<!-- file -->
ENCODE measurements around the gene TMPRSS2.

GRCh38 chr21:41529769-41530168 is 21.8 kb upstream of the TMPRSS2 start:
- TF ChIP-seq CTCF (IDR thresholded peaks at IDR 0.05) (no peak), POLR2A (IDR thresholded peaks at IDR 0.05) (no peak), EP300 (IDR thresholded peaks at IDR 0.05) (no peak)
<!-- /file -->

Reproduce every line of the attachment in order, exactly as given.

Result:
ENCODE measurements around the gene TMPRSS2.

GRCh38 chr21:41529769-41530168 is 21.8 kb upstream of the TMPRSS2 start:
- TF ChIP-seq CTCF (IDR thresholded peaks at IDR 0.05) (no peak), POLR2A (IDR thresholded peaks at IDR 0.05) (no peak), EP300 (IDR thresholded peaks at IDR 0.05) (no peak)